Many thinking people have various objections to religious belief, many coming from the head rather than the heart. One of these is that, while we long for a comprehensive view of the world, faith oversimplifies the complexities of reality and conflicts with what reason tells us.
Damon Linker made this point last month on the web. He goes on: "The tendency to oversimplification is a perennial temptation for all forms of human thinking, but it's especially acute in matters of religion. . . .There is a whole, and it can be grasped. But it is a complex whole. A pluralistic whole."
My recent research on Jesuit scientists in history came to mind as I read that statement. I was reminded of my own education by men of faith who were also scholars; they did not see any necessary conflict between science and the life of the mind, on the one hand, and religious belief on the other. They gave us who were their students a sense that every difficult question should be looked at in the broadest possible context.
A principal example of this approach is the Jesuit scientist Teilhard de Chardin, a distinguished geologist who was also a mystic and philosopher, a passionate intellectual who died in 1955 (under Vatican censure because of his then-radical views of evolution that are now accepted). He did not oversimplify but sought to make connections that he perceived in the natural world he studied.
Teilhard's writing is difficult--full of general assertions that are often unclear--and I have been wrestling with understanding him for some years. Lately, I have returned to him, reading two books that help clarify the essential points where his stance as a scientist and his Christian faith come together in a holistic vision.
Like many Jesuits, Teilhard remains on the edge--or at the point of intersection between the world and God. He went further than most with a comprehensive view of life that is seen from the evolutionary as well as the spiritual perspective.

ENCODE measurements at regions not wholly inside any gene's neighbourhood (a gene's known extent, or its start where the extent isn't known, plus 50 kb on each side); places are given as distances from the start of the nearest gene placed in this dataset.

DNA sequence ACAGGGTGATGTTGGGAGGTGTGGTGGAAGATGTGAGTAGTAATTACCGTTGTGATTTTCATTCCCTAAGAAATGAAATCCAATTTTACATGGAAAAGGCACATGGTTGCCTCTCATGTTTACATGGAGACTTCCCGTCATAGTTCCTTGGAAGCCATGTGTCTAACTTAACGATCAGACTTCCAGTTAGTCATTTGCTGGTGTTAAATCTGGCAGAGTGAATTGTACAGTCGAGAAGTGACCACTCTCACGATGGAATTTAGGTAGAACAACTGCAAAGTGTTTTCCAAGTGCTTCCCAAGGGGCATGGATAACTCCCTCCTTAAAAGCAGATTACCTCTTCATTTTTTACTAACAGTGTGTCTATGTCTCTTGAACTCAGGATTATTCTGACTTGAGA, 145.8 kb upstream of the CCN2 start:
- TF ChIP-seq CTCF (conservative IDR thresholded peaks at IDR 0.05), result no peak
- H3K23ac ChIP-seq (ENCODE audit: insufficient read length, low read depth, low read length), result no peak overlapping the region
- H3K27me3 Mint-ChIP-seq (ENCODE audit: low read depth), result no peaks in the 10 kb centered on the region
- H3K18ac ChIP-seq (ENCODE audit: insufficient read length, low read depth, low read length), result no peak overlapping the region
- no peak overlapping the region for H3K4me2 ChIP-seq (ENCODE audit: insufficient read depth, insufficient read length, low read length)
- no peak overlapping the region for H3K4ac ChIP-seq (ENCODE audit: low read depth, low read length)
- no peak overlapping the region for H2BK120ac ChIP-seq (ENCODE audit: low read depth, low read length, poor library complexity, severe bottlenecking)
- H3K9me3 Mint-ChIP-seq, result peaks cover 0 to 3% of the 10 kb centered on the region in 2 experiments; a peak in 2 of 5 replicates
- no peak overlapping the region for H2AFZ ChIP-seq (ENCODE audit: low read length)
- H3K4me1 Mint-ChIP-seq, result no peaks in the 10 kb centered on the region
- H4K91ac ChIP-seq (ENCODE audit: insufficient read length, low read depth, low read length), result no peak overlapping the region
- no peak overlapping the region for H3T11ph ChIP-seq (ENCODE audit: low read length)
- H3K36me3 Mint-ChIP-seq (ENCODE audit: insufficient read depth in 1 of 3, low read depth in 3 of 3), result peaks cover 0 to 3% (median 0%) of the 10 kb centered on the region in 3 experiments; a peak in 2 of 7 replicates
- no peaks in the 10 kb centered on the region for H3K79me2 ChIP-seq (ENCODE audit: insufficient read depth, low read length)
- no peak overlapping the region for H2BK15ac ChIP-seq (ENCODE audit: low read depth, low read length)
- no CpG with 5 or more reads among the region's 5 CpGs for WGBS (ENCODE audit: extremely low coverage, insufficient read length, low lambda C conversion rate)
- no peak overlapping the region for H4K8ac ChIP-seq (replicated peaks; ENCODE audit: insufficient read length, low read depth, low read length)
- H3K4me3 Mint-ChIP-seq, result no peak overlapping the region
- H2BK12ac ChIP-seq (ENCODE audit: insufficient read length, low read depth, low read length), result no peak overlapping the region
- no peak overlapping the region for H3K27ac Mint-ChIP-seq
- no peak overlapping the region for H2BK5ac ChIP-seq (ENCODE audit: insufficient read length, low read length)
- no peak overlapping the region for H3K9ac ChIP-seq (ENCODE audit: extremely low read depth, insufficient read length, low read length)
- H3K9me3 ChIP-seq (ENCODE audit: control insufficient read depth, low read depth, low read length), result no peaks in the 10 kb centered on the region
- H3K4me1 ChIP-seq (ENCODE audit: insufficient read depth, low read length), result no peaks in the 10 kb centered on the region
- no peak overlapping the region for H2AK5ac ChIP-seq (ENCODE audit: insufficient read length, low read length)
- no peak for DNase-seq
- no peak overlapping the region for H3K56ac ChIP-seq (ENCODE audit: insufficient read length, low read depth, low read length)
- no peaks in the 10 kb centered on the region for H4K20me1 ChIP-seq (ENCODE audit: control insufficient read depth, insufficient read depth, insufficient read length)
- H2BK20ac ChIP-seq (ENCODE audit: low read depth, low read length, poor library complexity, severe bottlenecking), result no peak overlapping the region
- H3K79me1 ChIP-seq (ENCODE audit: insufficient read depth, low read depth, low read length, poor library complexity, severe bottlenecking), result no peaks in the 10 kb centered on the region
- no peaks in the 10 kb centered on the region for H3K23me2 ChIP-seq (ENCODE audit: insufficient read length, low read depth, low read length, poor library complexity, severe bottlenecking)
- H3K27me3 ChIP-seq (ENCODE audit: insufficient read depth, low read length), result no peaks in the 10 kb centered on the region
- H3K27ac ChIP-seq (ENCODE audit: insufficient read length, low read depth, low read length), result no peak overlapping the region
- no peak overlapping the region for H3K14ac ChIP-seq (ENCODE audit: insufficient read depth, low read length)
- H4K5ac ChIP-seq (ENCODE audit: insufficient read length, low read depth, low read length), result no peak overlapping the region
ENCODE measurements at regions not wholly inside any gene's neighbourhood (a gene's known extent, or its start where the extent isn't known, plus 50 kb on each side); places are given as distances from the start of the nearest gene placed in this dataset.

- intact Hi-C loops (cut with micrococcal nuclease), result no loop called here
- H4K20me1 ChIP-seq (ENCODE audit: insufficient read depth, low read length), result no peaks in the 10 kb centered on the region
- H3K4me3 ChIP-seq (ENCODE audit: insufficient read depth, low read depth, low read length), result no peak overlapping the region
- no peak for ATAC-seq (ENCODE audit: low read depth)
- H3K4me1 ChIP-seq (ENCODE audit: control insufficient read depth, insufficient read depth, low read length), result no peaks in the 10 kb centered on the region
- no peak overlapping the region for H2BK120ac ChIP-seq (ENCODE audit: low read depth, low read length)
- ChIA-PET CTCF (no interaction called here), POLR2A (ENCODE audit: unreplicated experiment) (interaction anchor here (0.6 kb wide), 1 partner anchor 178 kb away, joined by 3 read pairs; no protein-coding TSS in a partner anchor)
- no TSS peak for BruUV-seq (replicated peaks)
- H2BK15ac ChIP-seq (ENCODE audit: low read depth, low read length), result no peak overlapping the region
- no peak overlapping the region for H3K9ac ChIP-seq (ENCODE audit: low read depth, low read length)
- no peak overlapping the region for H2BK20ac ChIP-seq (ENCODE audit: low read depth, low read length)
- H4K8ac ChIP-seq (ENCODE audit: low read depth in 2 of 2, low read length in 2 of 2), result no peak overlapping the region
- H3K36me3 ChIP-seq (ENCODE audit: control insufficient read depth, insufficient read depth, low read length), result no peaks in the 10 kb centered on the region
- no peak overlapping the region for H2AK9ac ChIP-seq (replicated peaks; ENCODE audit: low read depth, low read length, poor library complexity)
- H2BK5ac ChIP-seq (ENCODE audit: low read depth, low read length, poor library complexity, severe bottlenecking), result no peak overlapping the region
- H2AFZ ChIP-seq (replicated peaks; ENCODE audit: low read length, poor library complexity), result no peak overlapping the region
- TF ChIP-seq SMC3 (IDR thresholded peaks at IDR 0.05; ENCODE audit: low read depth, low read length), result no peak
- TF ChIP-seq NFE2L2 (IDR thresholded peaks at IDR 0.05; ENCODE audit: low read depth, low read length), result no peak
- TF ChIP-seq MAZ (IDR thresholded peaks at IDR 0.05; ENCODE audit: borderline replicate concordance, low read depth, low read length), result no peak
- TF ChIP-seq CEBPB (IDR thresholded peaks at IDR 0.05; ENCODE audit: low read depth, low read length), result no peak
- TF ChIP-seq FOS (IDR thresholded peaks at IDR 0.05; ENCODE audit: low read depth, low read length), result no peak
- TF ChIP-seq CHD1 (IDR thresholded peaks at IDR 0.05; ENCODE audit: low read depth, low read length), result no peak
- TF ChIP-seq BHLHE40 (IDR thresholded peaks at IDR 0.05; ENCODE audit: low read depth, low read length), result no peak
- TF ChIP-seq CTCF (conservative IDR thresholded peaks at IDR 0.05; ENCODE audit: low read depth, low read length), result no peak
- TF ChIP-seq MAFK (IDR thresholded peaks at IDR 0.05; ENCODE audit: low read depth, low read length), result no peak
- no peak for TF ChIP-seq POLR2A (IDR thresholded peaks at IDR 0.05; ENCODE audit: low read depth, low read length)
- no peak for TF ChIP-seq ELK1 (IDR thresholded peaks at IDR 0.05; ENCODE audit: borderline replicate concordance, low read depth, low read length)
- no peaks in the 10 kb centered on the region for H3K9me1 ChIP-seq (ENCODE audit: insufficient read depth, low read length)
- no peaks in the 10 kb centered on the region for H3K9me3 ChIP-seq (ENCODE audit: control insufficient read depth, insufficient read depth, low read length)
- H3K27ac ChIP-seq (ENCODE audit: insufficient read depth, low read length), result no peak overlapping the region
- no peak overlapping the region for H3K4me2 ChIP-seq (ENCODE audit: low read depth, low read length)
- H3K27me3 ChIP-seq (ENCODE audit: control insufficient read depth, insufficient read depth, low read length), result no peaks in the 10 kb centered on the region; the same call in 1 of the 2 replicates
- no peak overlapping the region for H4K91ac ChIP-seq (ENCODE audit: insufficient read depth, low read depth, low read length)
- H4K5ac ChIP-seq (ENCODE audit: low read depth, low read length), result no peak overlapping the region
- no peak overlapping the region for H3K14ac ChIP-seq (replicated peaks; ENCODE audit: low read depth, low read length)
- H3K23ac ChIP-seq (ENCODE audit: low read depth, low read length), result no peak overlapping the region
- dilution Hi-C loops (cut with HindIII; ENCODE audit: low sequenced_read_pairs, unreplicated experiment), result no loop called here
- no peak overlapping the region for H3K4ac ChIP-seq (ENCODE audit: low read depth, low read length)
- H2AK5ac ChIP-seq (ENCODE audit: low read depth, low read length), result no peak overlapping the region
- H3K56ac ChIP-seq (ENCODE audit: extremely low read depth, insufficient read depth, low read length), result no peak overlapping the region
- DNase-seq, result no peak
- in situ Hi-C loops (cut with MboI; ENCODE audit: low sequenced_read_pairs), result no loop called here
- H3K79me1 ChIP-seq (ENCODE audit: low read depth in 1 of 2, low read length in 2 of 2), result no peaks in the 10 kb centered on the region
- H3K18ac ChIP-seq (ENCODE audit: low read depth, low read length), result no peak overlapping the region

He came to see evolution as more than physical: it is also, he insists, psychological and spiritual--and sacred. Because of the Incarnation, he sees the presence of God in all things, even in the unfolding over time of the evolutionary process through what he calls the energy of love.
Dante speaks of love as the divine energy that moves the planets--a mystical and poetic medieval idea that Teilhard, with his deep understanding of the physical world, advances in daring ways. Ilia Delio has written several books on the relation between science and religion from the perspective of Teilhard, and her explanation of what love means in his writing is the first one that makes sense to me.
In stating that the "physical structure of the universe is love," that love is the building power even in molecules, Teilhard seems to mean love is that which unites. The inherent tendency to unite--even at the molecular level, says Delio--means that "to be" means "to be united." Being is relational and exists for the sake of giving. "I do not exist," she writes, "in order that I may possess; I exist in order that I may give of myself." (emphasis added)
(Teilhard has invented a whole new metaphysics, it seems.)
Cosmic life is essentially communal, and the energy of love is not a romantic cliché but a principle (for Teilhard) that involves giving and sharing; being comes from union, and "union is always toward more being."
If this makes sense, as it is starting to for me, we can see what Delio, along with Ursula King and others, mean when they say that Teilhard's vision is a way out of materialism; reality is not only that which can be known empirically.
Rationalists would say that love is secondary to knowledge; mystics like Teilhard would put love first: they add a whole new dimension to the understanding of reality by insisting that love is the goal and purpose of all knowledge, that is, the love-energy that drives the evolutionary process toward an fulfillment in the cosmic Christ. (It seems that Dante in 1321 was on to something!)
And you thought, maybe, that science and religion were inevitably opposed?
There is in Teilhard's vision, however difficult it may be to articulate, an underlying optimism, rooted in faith and in the conviction that all things in their relatedness, their love, are leading human nature through evolution to a final fulfillment at the end of time that is positive. How could love not be positive, hopeful, and optimistic?
If you want to learn more about Teilhard, see Ursula King's biography Spirit of Fire (I found it moving) and Delio's The Unbearable Wholenss of Being, a challenging read that might serve as an introduction to Teilhard's own books, The Phenomenon of Man and The Divine Milieu.